- Changes in fitness and genetic alterations in fish can been used as indicators for environmental stress. For example, genetic markers have been identified that are tightly genetically linked to the sex determination locus in salmon, thereby allowing for unambiguous determination of genetic sex independent of the developmental state of the gonad. These genetic markers provide a valuable tool for sensitizing assays identifying endocrine disruption effects, like gonadal sex reversal, which have been linked to exposure to effluents in the environment. Evaluation and further development of sensitive tools like these allow researchers to quickly and sensitively monitor the effects of changes in the environment and provides valuable information for evaluating ecosystem integrity, and making recommendations for changes in human-based activities.
Develop and apply biotechnology and genomics tools to to detect environmental alterations.
- The application of genomics to identify changes in the genetic structure of living organisms and the way in which they function provides a unique tool for the delineation of impacted zones and as a means to monitor contaminant degradation potential and/or habitat recovery.
- Gene expression profiling distinguishes altered physiological pathways in fish in response to environmental changes, and may provide an "early warning" system for detecting pollution, stress, habitat degradation, etc., in the aquatic environment.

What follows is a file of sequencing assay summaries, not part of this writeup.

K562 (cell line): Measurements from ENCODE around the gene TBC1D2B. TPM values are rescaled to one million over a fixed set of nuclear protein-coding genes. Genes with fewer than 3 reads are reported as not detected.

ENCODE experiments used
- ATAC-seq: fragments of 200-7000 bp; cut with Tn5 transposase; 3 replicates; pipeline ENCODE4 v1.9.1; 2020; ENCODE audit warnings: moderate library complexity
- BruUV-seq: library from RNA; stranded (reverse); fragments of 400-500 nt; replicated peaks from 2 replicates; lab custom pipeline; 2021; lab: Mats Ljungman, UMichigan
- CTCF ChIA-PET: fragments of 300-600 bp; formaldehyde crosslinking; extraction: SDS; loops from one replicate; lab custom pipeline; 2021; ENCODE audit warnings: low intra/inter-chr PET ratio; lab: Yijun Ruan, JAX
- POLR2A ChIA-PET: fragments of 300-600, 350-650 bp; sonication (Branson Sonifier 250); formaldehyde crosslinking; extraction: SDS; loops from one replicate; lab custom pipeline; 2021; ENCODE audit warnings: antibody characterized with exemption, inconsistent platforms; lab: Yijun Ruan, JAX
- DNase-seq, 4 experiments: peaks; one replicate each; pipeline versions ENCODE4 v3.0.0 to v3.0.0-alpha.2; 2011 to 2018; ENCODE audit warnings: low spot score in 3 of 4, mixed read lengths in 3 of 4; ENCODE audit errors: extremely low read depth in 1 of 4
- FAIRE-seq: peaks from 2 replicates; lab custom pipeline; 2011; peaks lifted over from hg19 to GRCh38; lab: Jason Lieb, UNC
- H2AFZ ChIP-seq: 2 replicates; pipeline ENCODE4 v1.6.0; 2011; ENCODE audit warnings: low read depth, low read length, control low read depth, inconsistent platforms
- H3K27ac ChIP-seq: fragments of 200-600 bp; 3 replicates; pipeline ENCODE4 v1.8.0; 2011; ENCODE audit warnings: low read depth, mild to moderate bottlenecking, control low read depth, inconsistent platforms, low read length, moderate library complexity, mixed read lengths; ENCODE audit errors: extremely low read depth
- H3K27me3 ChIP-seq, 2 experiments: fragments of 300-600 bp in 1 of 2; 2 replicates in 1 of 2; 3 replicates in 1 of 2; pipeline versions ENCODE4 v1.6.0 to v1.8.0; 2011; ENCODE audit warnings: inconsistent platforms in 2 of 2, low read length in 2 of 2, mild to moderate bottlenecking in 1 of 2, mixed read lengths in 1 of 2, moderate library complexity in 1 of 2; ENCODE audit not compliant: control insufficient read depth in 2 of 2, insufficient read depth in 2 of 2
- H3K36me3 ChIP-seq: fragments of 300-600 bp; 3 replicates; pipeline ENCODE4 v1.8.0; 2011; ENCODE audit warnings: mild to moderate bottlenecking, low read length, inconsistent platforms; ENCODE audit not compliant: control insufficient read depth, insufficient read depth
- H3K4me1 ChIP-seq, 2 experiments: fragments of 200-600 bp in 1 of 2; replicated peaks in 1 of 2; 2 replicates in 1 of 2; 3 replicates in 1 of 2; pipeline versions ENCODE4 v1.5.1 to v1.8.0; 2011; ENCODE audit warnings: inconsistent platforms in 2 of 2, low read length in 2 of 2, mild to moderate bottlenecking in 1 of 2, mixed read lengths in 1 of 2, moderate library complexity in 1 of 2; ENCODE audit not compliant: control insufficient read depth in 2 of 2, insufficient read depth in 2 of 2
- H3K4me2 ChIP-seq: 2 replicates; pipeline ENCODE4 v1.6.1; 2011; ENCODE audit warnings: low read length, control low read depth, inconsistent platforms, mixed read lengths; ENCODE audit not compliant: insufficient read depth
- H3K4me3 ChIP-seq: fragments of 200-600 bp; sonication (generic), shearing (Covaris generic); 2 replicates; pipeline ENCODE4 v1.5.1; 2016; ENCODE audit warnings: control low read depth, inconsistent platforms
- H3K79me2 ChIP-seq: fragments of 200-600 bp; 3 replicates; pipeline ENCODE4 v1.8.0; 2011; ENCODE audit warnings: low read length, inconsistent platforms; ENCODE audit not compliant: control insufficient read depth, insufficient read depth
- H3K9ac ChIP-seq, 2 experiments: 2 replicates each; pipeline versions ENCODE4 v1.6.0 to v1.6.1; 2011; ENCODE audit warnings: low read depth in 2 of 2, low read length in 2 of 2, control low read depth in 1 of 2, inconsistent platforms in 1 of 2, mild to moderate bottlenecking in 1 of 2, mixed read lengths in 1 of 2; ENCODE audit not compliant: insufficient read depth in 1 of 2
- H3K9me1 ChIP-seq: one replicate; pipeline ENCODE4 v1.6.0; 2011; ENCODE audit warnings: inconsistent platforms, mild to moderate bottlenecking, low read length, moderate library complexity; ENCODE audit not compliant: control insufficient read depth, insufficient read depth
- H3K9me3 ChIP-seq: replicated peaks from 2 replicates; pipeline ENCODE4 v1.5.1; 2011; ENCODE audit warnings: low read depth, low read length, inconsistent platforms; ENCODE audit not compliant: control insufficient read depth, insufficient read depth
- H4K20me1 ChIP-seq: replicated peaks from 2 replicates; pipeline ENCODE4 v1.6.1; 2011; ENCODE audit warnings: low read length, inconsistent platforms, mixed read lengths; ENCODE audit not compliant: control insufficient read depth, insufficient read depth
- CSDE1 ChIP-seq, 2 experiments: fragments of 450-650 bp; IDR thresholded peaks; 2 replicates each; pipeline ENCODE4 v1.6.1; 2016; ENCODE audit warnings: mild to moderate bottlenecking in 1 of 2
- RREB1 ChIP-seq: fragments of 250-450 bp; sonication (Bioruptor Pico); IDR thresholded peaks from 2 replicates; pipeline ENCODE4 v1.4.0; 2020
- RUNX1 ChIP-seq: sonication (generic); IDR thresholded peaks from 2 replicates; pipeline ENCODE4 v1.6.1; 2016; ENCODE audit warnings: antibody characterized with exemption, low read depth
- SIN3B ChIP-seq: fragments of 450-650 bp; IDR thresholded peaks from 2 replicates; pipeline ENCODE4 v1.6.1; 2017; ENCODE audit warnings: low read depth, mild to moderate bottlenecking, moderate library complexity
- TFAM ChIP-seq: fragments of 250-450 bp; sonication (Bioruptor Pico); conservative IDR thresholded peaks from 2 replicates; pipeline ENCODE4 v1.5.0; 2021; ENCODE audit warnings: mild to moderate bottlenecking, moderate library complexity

- Genomics capability allows for the investigation into the effects of alterations in the environment on the physiological, metabolic, protein and gene expression within aquatic organisms. From this information, potential end point indicators can be identified through the evaluation of reference sites or laboratory studies that focus on the impact of habitat degradation, pollution, climate change, etc on the organism.
Develop genomic tools to understand biological processes mediating natural recovery in contaminated sites, and further develop bio-remediation technologies for mitigation.
Develop genomic tools to characterize biological processes that remediate contaminated sites.
- Develop genomic assays to identify, isolate and characterize microorganisms responsible for the biodegradation and biotransformation of contaminants.
Develop biostimulation and bioaugmentation methods to promote the biodegradation and/or biotransformation of contaminants.
- Laboratory development and evaluation of potential bioremediation strategies for use in contaminated aquatic environments.
- Develop application methods for bioremediation strategies and protocols for monitoring treatment efficacy.